[dmd-internals] Errors emitted by the optimizer and the as-if rule

Iain Buclaw ibuclaw at ubuntu.com
Sun Aug 19 01:25:13 PDT 2012

On 18 August 2012 20:01, David Nadlinger <code at klickverbot.at> wrote:
> On Sat, Aug 18, 2012 at 8:38 PM, kenji hara <k.hara.pg at gmail.com> wrote:
>> My answer is: optimizer doesn't affect the result of semantic analysis.
>> In other words, flow analysis by the optimizer also doesn't affect to
>> the compilation.
> I think you ares  completely missing the point missing the point. Flow
> analysis performed by the optimizer _does_ affect compilation, because
> it leads to code being treated as illegal which would be perfectly
> fine otherwise. How much bigger of an effect on language semantics can
> there be?
>> The "used before set"  error disappears if you don't specify -O.
>> Therefore it is backend optimizer's work, and is not a part of the
>> spec.
> Which is a big problem. Whether a program compiles or not should be
> clear from the spec, and not be dependent on the compiler writer's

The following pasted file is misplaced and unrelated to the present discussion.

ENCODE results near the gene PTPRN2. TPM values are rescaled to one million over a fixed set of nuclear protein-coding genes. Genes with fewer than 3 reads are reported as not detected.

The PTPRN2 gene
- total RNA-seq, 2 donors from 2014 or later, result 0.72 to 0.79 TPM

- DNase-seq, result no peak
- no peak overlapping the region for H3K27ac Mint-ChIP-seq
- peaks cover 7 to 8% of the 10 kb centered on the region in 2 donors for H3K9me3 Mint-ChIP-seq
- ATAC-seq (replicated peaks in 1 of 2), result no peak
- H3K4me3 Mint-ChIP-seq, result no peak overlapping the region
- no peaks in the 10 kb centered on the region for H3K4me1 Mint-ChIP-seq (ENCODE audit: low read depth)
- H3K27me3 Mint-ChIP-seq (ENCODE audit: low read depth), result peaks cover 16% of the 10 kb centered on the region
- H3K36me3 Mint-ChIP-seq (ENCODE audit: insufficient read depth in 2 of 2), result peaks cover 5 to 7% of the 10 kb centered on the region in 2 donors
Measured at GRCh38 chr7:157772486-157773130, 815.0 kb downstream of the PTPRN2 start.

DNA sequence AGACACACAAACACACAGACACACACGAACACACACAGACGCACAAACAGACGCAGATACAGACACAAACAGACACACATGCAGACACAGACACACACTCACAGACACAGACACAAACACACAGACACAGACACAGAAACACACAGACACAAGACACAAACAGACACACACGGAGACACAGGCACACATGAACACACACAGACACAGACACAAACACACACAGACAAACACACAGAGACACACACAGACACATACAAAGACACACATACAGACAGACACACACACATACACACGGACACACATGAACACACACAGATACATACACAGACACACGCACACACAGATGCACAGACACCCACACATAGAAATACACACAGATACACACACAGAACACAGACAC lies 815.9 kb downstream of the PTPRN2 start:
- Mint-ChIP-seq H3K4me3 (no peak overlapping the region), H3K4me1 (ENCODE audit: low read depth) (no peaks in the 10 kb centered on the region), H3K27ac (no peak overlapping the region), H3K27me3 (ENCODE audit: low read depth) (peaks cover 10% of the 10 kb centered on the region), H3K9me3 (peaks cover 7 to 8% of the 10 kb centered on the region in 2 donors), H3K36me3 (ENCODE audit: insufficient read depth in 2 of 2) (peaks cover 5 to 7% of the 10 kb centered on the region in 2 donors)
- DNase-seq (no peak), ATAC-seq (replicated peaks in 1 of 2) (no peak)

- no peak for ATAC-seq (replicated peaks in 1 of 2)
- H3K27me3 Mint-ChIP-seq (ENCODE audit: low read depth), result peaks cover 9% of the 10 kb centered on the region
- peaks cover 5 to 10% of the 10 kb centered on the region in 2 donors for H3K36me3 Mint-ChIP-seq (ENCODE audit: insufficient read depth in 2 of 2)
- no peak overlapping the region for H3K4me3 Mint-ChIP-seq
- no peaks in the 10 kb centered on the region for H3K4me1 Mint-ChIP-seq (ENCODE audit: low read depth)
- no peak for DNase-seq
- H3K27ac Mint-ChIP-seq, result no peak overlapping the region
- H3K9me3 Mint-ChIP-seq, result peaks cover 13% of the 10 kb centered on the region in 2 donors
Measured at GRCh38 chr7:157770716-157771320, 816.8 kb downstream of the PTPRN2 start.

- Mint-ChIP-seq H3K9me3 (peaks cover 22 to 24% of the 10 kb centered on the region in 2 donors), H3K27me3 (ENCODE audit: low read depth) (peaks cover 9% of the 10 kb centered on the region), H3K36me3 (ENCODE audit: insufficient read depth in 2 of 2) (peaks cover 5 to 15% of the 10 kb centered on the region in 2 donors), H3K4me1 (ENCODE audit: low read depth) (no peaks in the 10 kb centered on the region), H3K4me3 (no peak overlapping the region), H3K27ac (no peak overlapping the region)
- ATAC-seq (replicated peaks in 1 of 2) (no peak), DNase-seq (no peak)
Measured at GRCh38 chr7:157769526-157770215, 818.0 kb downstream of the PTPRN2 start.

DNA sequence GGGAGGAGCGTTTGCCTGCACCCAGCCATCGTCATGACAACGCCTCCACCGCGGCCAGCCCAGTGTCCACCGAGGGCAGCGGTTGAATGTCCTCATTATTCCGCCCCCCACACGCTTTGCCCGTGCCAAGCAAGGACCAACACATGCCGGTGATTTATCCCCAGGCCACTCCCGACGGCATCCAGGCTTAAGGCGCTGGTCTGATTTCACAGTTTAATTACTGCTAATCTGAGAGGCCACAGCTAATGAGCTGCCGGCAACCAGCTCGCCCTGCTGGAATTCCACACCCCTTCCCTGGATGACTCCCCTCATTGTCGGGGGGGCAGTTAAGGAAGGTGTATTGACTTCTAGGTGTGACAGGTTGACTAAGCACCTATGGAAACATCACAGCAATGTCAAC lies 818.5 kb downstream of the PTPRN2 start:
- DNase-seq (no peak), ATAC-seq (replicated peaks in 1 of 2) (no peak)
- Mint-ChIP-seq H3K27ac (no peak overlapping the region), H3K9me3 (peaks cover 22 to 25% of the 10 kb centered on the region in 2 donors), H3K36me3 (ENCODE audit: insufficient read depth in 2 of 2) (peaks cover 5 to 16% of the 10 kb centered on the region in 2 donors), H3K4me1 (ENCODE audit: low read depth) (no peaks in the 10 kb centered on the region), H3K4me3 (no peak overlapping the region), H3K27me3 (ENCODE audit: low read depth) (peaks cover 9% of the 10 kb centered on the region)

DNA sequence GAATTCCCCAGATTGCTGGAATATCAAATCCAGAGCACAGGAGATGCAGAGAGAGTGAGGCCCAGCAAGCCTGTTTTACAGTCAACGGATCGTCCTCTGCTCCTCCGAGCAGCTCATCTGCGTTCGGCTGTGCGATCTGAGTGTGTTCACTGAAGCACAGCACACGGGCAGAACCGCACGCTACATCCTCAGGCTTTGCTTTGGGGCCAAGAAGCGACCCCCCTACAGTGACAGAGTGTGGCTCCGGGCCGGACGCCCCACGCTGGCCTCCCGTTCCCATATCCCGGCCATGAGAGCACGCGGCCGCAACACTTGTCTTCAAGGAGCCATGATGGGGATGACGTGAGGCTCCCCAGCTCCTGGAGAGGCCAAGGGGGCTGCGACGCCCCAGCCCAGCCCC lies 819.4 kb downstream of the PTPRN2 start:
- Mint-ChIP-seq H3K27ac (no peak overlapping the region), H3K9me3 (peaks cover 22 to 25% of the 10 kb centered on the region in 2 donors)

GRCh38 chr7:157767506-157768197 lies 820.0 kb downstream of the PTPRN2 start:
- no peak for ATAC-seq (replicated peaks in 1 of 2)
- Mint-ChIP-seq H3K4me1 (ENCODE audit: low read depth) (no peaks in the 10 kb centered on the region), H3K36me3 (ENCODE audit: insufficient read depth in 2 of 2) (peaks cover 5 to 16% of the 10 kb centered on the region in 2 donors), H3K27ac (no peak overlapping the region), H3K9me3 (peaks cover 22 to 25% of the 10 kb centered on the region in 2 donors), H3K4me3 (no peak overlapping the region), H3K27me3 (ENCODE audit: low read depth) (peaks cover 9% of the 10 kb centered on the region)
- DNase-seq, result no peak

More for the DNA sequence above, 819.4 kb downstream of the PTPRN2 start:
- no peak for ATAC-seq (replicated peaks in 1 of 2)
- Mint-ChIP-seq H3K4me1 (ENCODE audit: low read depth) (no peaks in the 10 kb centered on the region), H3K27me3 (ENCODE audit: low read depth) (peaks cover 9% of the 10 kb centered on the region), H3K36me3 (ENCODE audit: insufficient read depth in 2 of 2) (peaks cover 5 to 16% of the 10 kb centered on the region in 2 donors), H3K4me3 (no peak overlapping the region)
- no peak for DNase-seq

> mood. If the optimizer detects undefined behavior, it can enable all
> sorts of crazy optimizations – for example, LLVM routinely optimizes
> down big chunks of code with just a trap if it detects undefined
> values –, but it can't change language semantics: if the spec says
> that something is undefined behavior, executing the code results in,
> well, undefined behavior, but the code is still perfectly legal, the
> compiler should _not_ be allowed to generate an error.
> To illustrate my point, consider the following example. It contains
> code which exhibits undefined behavior, but since this code is never
> invoked, there should be no problem:
> ---
> void foo() {
>    int a = void;
>    import std.stdio;
>    writeln(a);
> }
> void main() {}
> ----
> David

You can only be certain that a function is never invoked unless it is
marked 'static' IMO.  My opinion is that it should warn you anyway, as
it is potentially buggy code, even if unused.

Iain Buclaw

*(p < e ? p++ : p) = (c & 0x0f) + '0';

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